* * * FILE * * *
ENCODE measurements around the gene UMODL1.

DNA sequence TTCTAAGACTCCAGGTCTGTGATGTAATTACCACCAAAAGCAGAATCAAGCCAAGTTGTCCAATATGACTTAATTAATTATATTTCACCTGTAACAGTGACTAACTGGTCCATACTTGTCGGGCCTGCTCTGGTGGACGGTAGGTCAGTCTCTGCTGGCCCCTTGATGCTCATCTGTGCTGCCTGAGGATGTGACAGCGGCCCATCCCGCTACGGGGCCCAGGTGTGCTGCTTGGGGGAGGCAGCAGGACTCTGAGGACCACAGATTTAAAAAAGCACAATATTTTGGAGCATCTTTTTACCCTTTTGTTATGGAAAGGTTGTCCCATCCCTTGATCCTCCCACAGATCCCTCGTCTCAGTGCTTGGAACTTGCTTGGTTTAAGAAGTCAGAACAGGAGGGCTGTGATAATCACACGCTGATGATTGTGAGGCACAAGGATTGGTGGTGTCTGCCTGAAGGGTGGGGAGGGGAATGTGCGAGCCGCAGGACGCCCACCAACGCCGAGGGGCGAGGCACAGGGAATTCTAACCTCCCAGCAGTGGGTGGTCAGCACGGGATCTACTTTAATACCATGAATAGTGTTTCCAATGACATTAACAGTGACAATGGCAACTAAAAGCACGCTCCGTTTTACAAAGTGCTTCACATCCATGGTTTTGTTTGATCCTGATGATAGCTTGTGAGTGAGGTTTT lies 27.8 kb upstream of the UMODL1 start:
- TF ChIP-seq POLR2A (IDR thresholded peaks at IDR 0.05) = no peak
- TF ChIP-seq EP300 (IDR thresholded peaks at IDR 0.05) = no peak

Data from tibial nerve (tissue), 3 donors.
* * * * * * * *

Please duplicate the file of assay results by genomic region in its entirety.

ENCODE measurements around the gene UMODL1.

DNA sequence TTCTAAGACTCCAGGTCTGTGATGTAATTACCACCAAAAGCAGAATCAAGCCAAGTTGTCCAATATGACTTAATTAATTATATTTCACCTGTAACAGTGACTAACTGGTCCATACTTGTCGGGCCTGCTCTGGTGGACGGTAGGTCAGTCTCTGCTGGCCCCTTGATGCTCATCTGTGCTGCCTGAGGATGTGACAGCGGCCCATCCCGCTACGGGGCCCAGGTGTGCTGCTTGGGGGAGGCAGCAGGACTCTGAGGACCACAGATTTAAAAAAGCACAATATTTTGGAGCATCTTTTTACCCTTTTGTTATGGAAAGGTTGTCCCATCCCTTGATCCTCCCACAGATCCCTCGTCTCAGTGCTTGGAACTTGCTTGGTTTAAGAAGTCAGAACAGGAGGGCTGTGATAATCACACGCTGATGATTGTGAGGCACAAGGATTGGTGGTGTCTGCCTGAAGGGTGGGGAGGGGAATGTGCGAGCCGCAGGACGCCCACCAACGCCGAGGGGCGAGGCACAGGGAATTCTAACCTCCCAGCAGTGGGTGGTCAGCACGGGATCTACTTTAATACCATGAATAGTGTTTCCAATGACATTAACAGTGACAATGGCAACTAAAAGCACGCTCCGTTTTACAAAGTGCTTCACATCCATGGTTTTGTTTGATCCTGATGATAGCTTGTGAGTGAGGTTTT lies 27.8 kb upstream of the UMODL1 start:
- TF ChIP-seq POLR2A (IDR thresholded peaks at IDR 0.05) = no peak
- TF ChIP-seq EP300 (IDR thresholded peaks at IDR 0.05) = no peak

Data from tibial nerve (tissue), 3 donors.